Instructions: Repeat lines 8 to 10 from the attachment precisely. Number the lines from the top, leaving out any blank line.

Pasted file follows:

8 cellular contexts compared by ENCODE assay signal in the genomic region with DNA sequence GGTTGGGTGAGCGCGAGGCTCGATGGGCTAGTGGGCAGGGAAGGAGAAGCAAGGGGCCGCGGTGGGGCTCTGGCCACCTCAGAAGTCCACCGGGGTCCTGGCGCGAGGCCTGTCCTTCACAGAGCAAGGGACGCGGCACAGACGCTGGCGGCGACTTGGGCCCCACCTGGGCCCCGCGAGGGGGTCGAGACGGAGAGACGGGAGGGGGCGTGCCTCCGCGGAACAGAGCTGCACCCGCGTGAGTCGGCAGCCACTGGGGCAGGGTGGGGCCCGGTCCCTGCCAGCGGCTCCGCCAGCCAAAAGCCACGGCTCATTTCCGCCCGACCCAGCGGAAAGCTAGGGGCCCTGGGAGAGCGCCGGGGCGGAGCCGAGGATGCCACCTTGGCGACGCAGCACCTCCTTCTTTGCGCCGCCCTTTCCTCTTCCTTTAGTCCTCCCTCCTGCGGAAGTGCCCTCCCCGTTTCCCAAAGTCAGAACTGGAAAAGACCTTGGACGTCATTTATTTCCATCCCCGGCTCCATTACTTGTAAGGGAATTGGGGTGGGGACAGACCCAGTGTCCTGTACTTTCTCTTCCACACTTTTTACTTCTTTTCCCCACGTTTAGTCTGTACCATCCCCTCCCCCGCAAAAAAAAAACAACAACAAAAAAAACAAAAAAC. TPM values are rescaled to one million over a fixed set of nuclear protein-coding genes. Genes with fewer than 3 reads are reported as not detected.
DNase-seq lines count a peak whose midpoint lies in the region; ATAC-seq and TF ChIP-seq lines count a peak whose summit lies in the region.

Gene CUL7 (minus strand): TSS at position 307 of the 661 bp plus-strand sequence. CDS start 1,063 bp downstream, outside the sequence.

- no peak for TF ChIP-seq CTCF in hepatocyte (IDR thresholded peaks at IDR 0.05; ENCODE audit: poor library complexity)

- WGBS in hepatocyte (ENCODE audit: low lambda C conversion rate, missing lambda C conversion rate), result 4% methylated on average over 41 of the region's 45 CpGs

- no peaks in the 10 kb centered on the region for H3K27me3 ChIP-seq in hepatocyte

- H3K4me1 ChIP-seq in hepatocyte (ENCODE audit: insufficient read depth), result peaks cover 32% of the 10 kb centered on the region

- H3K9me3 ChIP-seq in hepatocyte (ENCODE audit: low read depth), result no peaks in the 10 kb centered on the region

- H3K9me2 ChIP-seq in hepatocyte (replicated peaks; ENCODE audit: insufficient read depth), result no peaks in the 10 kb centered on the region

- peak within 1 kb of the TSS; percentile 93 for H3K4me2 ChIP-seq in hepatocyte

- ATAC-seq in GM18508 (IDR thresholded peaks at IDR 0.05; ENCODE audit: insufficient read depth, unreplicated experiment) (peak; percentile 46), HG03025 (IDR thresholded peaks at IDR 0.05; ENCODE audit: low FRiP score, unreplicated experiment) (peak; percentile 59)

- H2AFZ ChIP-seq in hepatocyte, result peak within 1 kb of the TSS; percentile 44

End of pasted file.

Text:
- H3K9me3 ChIP-seq in hepatocyte (ENCODE audit: low read depth), result no peaks in the 10 kb centered on the region

- H3K9me2 ChIP-seq in hepatocyte (replicated peaks; ENCODE audit: insufficient read depth), result no peaks in the 10 kb centered on the region

- peak within 1 kb of the TSS; percentile 93 for H3K4me2 ChIP-seq in hepatocyte